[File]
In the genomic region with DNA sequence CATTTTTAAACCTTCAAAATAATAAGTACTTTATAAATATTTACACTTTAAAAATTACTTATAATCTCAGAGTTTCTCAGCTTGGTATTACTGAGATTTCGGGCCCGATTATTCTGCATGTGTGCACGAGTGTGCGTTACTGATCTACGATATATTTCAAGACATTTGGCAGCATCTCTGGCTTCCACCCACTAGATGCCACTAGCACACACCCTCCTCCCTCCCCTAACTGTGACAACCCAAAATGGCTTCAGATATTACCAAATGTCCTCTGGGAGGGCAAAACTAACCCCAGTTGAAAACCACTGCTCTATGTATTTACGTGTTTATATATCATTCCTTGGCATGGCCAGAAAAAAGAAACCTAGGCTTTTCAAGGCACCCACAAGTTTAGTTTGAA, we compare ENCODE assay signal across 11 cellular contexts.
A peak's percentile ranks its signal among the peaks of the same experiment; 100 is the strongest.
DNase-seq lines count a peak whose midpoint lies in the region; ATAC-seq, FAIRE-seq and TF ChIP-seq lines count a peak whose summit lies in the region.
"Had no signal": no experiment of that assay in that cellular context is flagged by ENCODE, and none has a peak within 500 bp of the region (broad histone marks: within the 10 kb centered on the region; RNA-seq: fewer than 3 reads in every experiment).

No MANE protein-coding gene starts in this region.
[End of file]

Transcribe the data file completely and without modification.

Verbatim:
In the genomic region with DNA sequence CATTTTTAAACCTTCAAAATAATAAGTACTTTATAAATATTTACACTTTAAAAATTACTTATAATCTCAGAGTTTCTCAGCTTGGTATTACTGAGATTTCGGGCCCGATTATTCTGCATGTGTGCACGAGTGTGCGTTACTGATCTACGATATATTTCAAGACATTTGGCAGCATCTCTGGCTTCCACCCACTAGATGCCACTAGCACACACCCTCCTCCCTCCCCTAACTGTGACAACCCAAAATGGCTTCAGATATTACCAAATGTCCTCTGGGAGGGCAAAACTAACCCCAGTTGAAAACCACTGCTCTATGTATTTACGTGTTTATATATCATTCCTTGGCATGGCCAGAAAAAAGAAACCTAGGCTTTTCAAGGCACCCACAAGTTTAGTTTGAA, we compare ENCODE assay signal across 11 cellular contexts.
A peak's percentile ranks its signal among the peaks of the same experiment; 100 is the strongest.
DNase-seq lines count a peak whose midpoint lies in the region; ATAC-seq, FAIRE-seq and TF ChIP-seq lines count a peak whose summit lies in the region.
"Had no signal": no experiment of that assay in that cellular context is flagged by ENCODE, and none has a peak within 500 bp of the region (broad histone marks: within the 10 kb centered on the region; RNA-seq: fewer than 3 reads in every experiment).

No MANE protein-coding gene starts in this region.